Male: The Maldives’ new government will pull out of a free trade agreement (FTA) with China because it was a mistake for the tiny nation to strike such a pact with the world’s second biggest economy, the head of the largest party in the ruling alliance said.
“The trade imbalance between China and the Maldives is so huge that nobody would think of an FTA between such parties,” said Mohamed Nasheed, the chief of the Maldivian Democratic Party, which leads the ruling federal alliance. “China is not buying anything from us. It is a one-way treaty.”
It is the latest sign of a backlash against China in the Maldives, best known for its luxury resorts on palm-fringed coral islands.
Former President Abdul-lah Yameen signed the FTA during a visit to Beijing in December, and the same month his Parliament ratified the treaty despite protests in less than an hour without any debate. On Saturday, as he took office, the new President Ibrahim Mohamed Solih declared the coffers have been “looted” and warned that the country was in financial difficulty after racking up debt with Chinese lenders.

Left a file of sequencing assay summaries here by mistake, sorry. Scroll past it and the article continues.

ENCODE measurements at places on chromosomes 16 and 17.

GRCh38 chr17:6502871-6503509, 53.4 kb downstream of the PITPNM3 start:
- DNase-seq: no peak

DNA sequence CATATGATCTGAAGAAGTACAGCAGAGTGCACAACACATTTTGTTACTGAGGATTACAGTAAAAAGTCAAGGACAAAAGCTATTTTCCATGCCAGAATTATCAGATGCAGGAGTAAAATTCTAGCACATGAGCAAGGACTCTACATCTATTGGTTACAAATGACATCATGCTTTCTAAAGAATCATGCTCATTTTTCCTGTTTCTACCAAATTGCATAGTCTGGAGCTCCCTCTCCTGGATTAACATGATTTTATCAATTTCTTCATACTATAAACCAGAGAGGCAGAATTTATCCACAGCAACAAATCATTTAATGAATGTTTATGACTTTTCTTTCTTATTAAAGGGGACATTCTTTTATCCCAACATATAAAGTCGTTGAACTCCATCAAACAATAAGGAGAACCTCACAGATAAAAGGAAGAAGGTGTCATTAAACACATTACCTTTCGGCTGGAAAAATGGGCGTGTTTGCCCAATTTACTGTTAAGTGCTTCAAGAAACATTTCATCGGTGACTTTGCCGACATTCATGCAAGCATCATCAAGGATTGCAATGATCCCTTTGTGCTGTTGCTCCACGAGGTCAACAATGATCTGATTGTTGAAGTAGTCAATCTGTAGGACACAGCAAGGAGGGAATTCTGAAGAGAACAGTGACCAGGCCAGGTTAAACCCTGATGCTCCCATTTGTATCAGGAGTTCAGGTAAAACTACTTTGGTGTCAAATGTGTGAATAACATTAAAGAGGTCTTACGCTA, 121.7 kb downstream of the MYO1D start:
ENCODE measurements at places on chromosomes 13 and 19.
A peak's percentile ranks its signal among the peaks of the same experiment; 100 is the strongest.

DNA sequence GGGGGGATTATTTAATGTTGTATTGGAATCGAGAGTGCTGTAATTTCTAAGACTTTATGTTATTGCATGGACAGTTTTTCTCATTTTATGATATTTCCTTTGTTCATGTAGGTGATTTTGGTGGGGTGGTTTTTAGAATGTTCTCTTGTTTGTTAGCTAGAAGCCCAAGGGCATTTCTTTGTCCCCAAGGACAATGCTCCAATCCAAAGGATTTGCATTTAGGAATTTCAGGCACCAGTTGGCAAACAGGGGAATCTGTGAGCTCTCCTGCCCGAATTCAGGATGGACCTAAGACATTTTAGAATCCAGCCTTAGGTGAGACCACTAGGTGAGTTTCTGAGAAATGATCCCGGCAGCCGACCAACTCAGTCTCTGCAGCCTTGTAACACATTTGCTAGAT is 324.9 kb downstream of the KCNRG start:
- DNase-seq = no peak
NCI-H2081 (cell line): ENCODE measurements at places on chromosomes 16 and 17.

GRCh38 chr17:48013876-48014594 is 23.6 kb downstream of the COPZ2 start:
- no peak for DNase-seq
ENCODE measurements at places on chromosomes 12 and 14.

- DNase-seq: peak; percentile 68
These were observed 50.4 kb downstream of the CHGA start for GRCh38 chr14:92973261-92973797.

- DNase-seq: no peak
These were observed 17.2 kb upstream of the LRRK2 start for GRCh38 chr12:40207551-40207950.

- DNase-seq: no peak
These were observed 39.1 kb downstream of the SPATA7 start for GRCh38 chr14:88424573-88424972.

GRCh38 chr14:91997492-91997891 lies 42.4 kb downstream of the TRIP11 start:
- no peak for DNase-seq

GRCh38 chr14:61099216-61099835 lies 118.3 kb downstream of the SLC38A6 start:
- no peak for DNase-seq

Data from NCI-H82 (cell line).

The Maldives is among a number of small countries where China has invested billions of dollars building highways and housing as part of its Belt and Road Initiative.
Maldives move to be a big setback to China
China’s embassy in Male did not respond to a request for a comment on the trade pact.
Critics in the Maldives say a China-led infrastructure boom has left the tiny country of a little more than 400,000 people debt-ridden, and a free trade pact would only make the situation worse given the lopsided nature of the relationship.
Between January to August this year, the Maldives’ imports from China were $342 million, while its exports to China were just $265,270, according to Maldives customs data. The island nation bought meat, agricultural produce, flowers, plants, electronics and toys from China among many other items....